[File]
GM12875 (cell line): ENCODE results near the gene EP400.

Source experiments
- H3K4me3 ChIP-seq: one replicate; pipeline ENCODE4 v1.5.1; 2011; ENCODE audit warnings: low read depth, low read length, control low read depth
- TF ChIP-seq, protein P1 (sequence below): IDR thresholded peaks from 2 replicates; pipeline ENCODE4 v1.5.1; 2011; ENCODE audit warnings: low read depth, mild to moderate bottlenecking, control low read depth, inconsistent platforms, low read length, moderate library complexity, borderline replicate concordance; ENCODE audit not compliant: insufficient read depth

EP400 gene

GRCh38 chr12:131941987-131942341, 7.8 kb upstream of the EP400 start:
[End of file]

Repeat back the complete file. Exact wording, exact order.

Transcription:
GM12875 (cell line): ENCODE results near the gene EP400.

Source experiments
- H3K4me3 ChIP-seq: one replicate; pipeline ENCODE4 v1.5.1; 2011; ENCODE audit warnings: low read depth, low read length, control low read depth
- TF ChIP-seq, protein P1 (sequence below): IDR thresholded peaks from 2 replicates; pipeline ENCODE4 v1.5.1; 2011; ENCODE audit warnings: low read depth, mild to moderate bottlenecking, control low read depth, inconsistent platforms, low read length, moderate library complexity, borderline replicate concordance; ENCODE audit not compliant: insufficient read depth

EP400 gene

GRCh38 chr12:131941987-131942341, 7.8 kb upstream of the EP400 start: